Are air fryers healthy? An expert reveals all

They’re said to be a healthier way to enjoy fried foods. But with the word fry in their name, can this must-have kitchen gadget really be that good for us? We take a closer look.

Air fryers have become increasingly popular in recent years, with many people claiming they offer a healthier way to enjoy fried foods.

But are air fryers really as healthy as they’re made out to be? Or are they just another way to quickly cook deep-fried favourites, such as chicken nuggets and chips?

Cooking green beans in an air fryer to illustrate are air fryers healthyCredit: Shutterstock/Romix Image
Air fryers can be healthy, depending on what you’re making

How does an air fryer work?

It’s a load of hot air

An air fryer works by circulating hot air to cook food from all sides. The hot air is generated by a heating element and a fan that circulates the air around the food, which is placed in a basket or tray within the air fryer.

Some of the best air fryers also have a grill, steamer or rotisserie function, which allows you to cook a variety of foods.

Even though it cooks with hot air, your food will still need a small amount of oil added to help the cooking process, brown it up and prevent food sticking to the basket. This is typically sprayed or brushed on or added to the basket before cooking. This is also an opportunity to add seasoning, so it sticks to the food and not to the air fryer.


 How healthy are air fryers, really?

A good choice for deep-fried favourites

“Air fryers can help reduce the amount of oil used to cook foods – especially compared to deep frying,” says Bridget Benelam, Nutrition Communications Manager at the British Nutrition Foundation. “This means you can make things like chips, with fewer calories.”

If you look at a 70g (2.5oz) serving of deep-fried chips, these come in at around 225kcal, whereas the same portion made in an air fryer is approximately 90kcal. Oven chips come somewhere in the middle at around 135kcal. Reducing the amount of oil you use still more – or getting rid of it altogether – will lower the calorie count further.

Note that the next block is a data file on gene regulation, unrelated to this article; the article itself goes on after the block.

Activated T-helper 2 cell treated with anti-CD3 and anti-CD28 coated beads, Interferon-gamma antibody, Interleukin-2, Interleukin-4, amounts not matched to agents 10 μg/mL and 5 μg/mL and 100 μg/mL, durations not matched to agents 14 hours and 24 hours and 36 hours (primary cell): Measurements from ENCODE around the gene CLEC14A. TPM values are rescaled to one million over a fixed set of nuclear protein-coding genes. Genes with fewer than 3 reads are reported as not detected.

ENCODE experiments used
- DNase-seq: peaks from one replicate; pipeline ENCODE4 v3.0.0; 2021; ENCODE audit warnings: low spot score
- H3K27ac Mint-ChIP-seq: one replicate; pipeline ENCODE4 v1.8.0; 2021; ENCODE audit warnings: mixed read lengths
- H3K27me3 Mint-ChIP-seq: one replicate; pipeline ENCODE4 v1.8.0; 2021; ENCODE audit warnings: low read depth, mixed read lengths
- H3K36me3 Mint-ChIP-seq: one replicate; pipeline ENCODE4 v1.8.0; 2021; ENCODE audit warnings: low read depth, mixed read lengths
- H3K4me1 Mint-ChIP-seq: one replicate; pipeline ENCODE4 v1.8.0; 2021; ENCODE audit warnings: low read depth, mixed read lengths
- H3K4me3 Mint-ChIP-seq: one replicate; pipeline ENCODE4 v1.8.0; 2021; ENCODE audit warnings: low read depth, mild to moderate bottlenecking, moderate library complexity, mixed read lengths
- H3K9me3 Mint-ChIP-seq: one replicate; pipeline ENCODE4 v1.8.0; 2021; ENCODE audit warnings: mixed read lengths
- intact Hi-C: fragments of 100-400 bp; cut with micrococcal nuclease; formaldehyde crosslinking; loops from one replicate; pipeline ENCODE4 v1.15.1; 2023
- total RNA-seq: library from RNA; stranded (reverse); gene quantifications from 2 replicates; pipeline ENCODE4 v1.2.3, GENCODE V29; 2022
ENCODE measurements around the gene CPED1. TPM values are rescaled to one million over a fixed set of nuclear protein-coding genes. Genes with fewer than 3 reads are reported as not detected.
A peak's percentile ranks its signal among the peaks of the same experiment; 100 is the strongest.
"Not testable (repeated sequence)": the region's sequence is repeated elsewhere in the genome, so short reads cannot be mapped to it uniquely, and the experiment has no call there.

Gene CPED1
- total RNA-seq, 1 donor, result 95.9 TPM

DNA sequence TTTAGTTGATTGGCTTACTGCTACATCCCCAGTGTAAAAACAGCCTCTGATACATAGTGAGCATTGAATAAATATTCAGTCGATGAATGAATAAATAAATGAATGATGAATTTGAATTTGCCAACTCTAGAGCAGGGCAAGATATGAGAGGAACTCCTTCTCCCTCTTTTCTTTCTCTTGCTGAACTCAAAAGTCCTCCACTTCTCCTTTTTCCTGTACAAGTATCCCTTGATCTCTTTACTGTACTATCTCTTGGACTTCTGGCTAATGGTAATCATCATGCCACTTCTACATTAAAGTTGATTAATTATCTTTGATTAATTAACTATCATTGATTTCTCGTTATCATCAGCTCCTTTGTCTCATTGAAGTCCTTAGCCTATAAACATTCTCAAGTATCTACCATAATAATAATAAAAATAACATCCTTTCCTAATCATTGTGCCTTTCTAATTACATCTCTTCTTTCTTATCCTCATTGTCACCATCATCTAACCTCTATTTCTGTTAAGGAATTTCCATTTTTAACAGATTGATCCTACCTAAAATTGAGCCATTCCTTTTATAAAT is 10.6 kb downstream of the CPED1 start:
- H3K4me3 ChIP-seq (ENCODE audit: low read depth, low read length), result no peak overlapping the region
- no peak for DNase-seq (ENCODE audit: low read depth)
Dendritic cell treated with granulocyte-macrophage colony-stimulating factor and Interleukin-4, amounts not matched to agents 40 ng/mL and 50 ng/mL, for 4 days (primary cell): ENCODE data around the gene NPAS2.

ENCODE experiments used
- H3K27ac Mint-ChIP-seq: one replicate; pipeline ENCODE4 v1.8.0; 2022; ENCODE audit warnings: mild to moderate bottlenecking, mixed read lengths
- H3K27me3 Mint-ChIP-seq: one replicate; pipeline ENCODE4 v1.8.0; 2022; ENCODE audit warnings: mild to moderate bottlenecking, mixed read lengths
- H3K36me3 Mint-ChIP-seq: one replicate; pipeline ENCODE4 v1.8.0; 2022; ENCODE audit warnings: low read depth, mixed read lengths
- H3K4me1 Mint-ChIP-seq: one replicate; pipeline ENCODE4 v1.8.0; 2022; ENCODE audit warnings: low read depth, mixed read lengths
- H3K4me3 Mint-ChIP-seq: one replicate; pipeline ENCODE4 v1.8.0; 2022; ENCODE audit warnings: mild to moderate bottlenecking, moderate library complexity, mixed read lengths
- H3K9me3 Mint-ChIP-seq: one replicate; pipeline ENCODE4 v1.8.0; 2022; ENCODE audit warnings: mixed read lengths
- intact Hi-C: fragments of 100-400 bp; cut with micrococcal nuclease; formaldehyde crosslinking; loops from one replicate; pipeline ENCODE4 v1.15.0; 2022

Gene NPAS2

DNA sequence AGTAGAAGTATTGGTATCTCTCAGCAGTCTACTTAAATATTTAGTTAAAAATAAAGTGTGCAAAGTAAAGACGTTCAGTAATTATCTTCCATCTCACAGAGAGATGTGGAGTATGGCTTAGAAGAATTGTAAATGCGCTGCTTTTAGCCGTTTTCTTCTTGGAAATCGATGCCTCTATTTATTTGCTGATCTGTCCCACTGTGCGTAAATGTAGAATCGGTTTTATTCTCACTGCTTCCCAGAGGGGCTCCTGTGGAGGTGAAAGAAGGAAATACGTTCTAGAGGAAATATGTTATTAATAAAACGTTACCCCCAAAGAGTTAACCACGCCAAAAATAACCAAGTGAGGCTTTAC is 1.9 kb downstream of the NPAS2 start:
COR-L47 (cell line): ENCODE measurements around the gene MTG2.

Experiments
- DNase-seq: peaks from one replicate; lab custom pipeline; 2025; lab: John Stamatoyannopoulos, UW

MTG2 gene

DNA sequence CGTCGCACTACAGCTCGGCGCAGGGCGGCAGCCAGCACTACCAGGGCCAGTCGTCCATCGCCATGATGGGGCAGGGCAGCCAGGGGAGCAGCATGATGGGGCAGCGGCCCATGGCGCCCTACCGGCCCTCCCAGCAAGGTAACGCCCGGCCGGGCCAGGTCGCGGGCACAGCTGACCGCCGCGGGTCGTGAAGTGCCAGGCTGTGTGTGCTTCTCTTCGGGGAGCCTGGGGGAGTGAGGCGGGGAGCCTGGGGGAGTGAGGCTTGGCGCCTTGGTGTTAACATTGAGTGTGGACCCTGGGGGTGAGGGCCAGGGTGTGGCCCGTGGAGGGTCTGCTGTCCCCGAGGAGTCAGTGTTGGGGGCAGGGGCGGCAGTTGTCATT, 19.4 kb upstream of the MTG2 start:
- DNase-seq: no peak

An air fryer in a kitchen next to a serving of chips to illustrate are air fryers healthyCredit: Shutterstock/Yulia Furman
Cooking chips in an air fryer can lower the calories

Benelam says air fryers can help if you’re looking to reduce fat and calories, but she cites other methods as being just as healthy, including grilling or stir frying.

Let’s not forget, it also does depend on what you’re cooking. Air fryer potatoes – if they’re smothered in cheese – are unlikely to be as healthy as a seasoned salmon fillet cooked in the same way.

Do air fryers help to preserve nutrients?

More research is needed

While air fryers reduce cooking time and, in theory, protect nutrients in the food, too little is known so far about whether this is true.

“In terms of nutrient preservation during cooking, this generally relates to cooking vegetables, where nutrients such as vitamin C are degraded by heat and can leach into the water,” says Benelam, who recommends steaming vegetables rather than boiling them.  

She continues: “At this stage, we don’t know much about whether this is the case for air fryers – although it may be if used for cooking veg.” 

Are there any health dangers with air fryers? 

Don’t overcook your food

Acrylamide is a chemical substance formed when starchy foods such as potatoes and bread are cooked at temperatures above 120°C (250°F). As air fryers use high heats to cook food quickly, there is some concern that they may increase the presence of this chemical in food.